W. Bourguet, V. Delfosse
Many chemicals released into the environment bind to nuclear receptors and activate or inhibit their action in an inappropriate spatio-temporal fashion. Referred to as endocrine disruptors (EDs), these compounds cause a wide range of developmental, reproductive, neurological or metabolic defects. The goal of this project is to provide mechanistic insights into the endocrine disrupting action of environmental pollutants.
Structure of the receptor PXR bound to the contraceptive ethinylestradiol and the pesticide trans-nonachlor.
The group of molecules acting as EDs is highly heterogeneous and comprises compounds that are often distantly related to endogenous ligands in terms of size or chemical structure. This group contains substances as chemically different as bisphenols, phthalates, parabens, dioxins, alkylphenols, organotins, benzophenones, or natural compounds such as the phytoestrogen genistein. This large structural diversity renders the interaction of EDs with their biological targets poorly understood and barely predictable. Our correlative analysis of structural, biophysical, cell-based and in vivo data allows revealing a variety of, sometimes unforeseen, mechanisms of action. Characterization of the interactions between nuclear receptors and environmental compounds at the structural and functional levels is important for the assessment of the harmful hormonal activity of a large number of chemicals, the rational design of safer substitutes, and the development of robust in silico screening methods.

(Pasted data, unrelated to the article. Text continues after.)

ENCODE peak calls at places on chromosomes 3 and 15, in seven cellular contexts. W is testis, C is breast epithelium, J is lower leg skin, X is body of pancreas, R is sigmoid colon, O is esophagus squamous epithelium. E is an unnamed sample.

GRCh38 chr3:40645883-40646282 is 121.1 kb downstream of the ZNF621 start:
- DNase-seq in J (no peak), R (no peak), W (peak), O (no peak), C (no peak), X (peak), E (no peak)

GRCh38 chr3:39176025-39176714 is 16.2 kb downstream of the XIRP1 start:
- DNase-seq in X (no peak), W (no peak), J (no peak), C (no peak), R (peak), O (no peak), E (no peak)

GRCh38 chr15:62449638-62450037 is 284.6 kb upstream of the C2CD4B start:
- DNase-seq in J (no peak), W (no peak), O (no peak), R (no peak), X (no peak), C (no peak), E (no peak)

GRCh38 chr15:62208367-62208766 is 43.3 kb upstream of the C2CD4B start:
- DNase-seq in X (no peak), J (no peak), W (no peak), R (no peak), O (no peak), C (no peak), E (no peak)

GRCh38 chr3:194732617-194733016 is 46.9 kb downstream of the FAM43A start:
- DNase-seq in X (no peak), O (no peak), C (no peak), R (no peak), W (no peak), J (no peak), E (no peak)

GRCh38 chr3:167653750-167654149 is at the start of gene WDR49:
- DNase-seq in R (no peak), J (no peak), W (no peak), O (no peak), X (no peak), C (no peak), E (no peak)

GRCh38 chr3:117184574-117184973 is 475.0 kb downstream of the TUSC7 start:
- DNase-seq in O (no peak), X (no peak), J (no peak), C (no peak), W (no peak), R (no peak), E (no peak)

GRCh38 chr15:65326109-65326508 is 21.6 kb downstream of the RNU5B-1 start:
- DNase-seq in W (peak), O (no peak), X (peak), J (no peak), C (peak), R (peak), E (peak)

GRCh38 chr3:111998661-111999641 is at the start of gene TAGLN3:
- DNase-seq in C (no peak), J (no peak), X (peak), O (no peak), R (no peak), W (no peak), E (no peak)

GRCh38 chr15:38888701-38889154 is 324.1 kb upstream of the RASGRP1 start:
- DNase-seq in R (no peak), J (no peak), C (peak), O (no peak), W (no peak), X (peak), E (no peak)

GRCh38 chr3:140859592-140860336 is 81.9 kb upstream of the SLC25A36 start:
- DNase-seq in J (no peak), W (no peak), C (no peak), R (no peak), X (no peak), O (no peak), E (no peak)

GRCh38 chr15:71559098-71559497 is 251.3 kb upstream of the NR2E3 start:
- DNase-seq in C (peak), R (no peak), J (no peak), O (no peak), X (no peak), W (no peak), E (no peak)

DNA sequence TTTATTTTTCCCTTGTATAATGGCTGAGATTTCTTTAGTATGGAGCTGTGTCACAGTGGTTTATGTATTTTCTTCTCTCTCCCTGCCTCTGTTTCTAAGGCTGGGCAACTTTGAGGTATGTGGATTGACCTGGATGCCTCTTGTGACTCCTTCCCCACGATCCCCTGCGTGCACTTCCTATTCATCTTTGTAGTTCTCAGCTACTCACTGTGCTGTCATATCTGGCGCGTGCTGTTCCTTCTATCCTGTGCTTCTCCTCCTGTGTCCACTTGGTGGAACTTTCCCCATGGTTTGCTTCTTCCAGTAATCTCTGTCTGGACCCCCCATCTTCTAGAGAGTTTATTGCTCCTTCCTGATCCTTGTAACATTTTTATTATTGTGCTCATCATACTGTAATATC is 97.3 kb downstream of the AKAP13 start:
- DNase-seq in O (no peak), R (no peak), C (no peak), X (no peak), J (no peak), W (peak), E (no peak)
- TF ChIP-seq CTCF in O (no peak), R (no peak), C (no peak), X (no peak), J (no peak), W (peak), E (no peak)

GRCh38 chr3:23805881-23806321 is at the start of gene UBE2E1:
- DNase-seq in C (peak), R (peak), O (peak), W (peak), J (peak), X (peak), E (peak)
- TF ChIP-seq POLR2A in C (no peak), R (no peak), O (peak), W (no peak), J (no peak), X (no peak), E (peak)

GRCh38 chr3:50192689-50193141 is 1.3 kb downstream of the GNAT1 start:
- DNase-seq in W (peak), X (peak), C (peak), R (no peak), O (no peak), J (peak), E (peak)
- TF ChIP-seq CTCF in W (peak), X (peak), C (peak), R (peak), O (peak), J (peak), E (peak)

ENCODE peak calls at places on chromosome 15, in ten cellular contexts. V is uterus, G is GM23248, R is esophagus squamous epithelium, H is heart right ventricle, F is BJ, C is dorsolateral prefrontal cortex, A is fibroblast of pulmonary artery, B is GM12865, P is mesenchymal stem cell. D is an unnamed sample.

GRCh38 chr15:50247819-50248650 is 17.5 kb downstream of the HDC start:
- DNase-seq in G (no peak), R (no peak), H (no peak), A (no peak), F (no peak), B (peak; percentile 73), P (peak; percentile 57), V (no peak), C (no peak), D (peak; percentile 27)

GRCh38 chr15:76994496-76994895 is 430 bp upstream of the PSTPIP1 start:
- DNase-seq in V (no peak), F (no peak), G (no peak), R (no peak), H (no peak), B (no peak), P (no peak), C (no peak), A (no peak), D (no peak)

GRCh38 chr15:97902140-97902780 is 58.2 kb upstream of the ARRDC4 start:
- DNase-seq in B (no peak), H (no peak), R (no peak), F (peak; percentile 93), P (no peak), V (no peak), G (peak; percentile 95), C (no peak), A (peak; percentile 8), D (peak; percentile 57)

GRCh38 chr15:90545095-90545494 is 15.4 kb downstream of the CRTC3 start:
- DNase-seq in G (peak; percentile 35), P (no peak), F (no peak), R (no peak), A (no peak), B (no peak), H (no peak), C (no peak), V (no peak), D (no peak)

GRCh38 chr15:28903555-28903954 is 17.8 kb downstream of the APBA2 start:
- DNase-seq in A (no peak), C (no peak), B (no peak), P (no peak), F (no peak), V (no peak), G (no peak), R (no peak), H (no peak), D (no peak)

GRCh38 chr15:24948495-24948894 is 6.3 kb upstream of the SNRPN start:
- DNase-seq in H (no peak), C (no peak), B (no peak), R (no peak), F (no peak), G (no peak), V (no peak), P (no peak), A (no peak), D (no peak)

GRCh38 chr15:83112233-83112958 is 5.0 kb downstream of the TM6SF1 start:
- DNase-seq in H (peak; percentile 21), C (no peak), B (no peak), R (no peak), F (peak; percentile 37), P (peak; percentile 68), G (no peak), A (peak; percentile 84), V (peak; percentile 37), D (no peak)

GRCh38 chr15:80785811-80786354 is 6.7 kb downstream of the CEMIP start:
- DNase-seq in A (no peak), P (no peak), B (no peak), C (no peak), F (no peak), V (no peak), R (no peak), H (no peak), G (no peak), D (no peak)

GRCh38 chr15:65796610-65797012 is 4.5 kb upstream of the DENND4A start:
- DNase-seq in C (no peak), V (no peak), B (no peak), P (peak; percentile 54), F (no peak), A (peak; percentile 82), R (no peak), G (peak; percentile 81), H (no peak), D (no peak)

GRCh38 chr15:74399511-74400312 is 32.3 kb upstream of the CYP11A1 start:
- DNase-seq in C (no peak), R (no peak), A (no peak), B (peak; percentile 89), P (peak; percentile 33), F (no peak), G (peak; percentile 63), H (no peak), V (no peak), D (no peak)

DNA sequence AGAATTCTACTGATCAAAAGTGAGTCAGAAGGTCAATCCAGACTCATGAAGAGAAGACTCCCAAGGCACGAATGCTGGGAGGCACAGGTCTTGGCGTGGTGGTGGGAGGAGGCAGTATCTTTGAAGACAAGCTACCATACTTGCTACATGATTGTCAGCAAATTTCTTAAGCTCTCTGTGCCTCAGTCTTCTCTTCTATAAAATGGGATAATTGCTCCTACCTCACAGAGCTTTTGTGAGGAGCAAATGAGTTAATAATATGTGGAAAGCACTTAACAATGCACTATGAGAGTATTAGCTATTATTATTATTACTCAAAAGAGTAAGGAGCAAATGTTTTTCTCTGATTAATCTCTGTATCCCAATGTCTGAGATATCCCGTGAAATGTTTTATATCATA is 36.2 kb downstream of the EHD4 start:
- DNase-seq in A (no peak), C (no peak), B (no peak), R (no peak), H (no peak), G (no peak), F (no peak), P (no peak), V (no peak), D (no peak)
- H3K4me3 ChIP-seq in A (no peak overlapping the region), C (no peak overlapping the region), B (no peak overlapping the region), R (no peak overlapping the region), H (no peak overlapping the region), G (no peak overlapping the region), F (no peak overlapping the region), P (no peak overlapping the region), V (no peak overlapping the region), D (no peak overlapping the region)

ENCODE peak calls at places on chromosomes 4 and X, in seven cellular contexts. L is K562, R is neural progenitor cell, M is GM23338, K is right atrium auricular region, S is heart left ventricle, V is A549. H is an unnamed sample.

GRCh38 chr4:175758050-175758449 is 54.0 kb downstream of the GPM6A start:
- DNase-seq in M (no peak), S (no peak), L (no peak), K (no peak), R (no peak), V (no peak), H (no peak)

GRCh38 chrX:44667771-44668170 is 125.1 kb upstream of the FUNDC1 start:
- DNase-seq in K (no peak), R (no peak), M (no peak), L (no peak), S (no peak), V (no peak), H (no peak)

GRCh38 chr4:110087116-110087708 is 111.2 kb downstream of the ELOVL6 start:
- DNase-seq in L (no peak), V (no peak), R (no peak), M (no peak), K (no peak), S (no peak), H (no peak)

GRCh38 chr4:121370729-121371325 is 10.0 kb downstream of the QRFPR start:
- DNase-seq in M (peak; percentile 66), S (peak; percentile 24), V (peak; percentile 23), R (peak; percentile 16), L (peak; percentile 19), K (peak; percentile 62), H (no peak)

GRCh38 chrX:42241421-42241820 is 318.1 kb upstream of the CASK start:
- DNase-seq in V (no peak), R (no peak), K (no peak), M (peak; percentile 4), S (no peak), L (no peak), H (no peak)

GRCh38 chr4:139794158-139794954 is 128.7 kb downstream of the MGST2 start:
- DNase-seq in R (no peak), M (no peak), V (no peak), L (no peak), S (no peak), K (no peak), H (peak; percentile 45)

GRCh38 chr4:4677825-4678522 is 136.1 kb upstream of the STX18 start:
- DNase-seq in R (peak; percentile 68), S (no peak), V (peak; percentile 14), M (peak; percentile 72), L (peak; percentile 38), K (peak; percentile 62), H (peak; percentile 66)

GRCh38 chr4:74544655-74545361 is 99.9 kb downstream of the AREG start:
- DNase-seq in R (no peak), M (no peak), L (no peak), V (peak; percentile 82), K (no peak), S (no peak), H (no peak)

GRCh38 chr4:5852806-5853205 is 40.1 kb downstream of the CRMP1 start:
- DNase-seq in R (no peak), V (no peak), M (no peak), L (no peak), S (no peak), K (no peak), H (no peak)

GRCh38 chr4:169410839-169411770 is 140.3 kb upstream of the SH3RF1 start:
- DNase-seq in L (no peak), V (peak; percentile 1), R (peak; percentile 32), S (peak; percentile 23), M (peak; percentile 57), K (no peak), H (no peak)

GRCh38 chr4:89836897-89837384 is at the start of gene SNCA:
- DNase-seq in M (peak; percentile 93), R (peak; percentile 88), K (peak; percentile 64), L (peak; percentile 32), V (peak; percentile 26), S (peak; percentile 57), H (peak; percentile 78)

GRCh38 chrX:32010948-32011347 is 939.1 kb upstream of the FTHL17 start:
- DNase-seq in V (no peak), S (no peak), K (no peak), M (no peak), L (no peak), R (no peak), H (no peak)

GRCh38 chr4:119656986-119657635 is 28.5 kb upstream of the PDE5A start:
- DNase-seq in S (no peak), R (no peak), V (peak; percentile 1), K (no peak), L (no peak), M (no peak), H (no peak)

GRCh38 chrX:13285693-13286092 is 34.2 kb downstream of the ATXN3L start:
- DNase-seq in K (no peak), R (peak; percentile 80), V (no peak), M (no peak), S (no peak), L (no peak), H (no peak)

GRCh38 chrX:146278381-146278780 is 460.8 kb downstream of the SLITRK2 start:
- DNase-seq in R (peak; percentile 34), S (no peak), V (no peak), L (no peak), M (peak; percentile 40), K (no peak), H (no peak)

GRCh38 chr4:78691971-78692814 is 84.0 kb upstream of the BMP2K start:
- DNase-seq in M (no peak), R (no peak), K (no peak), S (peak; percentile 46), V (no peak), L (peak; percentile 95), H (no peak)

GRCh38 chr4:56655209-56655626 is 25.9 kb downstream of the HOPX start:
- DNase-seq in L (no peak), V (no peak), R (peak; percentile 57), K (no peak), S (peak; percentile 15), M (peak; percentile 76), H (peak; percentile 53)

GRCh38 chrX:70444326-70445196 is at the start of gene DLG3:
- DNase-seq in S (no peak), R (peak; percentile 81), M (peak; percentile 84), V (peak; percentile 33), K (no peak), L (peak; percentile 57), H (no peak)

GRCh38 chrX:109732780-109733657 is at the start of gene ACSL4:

Main collaborators : P. Balaguer (IRCM Montpellier), B. Demeneix (MNHN Paris), V. Laudet (OOB Banyuls/Mer)
References : Delfosse et al., Nat Commun., 2015 ; Delfosse et al., PNAS, 2012 ; le Maire et al., EMBO Rep., 2009